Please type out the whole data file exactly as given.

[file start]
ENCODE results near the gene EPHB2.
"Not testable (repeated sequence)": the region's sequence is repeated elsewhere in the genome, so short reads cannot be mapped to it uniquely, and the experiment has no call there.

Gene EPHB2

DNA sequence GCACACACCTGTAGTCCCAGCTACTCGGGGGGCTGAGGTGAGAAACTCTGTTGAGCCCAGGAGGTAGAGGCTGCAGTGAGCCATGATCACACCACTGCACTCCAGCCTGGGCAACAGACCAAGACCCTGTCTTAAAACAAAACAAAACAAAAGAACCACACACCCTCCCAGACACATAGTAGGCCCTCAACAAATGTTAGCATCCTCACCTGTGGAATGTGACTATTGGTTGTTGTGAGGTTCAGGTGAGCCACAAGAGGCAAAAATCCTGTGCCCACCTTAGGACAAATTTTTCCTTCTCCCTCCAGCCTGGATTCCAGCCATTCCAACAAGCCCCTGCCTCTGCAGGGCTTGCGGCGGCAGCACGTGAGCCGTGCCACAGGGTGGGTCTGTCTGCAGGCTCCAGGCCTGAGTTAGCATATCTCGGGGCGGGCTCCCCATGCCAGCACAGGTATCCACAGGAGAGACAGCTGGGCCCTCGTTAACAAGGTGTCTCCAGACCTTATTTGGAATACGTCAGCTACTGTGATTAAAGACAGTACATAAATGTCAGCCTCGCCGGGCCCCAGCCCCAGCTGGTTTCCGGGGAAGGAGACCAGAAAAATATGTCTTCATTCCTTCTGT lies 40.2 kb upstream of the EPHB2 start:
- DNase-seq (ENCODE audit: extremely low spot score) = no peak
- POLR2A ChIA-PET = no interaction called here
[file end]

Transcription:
ENCODE results near the gene EPHB2.
"Not testable (repeated sequence)": the region's sequence is repeated elsewhere in the genome, so short reads cannot be mapped to it uniquely, and the experiment has no call there.

Gene EPHB2

DNA sequence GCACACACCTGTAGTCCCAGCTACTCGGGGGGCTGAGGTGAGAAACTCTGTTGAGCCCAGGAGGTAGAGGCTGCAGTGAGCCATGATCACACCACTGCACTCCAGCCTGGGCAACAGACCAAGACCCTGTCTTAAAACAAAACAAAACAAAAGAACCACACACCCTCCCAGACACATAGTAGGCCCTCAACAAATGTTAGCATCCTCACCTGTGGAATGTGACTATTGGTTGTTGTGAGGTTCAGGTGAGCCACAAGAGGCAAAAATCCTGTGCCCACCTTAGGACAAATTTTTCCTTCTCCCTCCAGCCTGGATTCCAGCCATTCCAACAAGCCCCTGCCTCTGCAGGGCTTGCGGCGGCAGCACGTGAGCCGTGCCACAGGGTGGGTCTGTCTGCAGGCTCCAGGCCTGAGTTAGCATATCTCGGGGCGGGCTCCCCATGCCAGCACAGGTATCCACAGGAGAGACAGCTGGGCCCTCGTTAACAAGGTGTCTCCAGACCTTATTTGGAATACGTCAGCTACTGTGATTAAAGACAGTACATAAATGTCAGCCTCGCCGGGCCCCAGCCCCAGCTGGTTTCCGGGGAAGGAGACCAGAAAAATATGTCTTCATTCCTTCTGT lies 40.2 kb upstream of the EPHB2 start:
- DNase-seq (ENCODE audit: extremely low spot score) = no peak
- POLR2A ChIA-PET = no interaction called here